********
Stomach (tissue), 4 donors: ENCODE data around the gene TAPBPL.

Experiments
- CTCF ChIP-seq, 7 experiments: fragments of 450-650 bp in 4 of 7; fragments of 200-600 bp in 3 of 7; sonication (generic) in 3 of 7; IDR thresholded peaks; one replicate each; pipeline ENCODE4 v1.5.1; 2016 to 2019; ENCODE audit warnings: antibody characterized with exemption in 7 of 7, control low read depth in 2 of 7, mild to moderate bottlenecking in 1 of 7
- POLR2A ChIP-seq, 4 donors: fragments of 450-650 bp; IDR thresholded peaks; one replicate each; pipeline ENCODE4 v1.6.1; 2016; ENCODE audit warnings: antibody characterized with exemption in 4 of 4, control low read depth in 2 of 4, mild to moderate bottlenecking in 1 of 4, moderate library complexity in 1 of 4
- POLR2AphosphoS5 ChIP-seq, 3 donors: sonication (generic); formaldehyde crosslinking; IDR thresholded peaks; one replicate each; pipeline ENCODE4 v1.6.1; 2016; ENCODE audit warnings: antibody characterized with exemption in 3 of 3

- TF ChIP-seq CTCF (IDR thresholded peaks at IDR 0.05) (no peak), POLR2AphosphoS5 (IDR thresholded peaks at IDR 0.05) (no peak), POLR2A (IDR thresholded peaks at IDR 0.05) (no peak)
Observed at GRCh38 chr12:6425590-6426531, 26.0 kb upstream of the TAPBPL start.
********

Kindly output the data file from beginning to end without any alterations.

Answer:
Stomach (tissue), 4 donors: ENCODE data around the gene TAPBPL.

Experiments
- CTCF ChIP-seq, 7 experiments: fragments of 450-650 bp in 4 of 7; fragments of 200-600 bp in 3 of 7; sonication (generic) in 3 of 7; IDR thresholded peaks; one replicate each; pipeline ENCODE4 v1.5.1; 2016 to 2019; ENCODE audit warnings: antibody characterized with exemption in 7 of 7, control low read depth in 2 of 7, mild to moderate bottlenecking in 1 of 7
- POLR2A ChIP-seq, 4 donors: fragments of 450-650 bp; IDR thresholded peaks; one replicate each; pipeline ENCODE4 v1.6.1; 2016; ENCODE audit warnings: antibody characterized with exemption in 4 of 4, control low read depth in 2 of 4, mild to moderate bottlenecking in 1 of 4, moderate library complexity in 1 of 4
- POLR2AphosphoS5 ChIP-seq, 3 donors: sonication (generic); formaldehyde crosslinking; IDR thresholded peaks; one replicate each; pipeline ENCODE4 v1.6.1; 2016; ENCODE audit warnings: antibody characterized with exemption in 3 of 3

- TF ChIP-seq CTCF (IDR thresholded peaks at IDR 0.05) (no peak), POLR2AphosphoS5 (IDR thresholded peaks at IDR 0.05) (no peak), POLR2A (IDR thresholded peaks at IDR 0.05) (no peak)
Observed at GRCh38 chr12:6425590-6426531, 26.0 kb upstream of the TAPBPL start.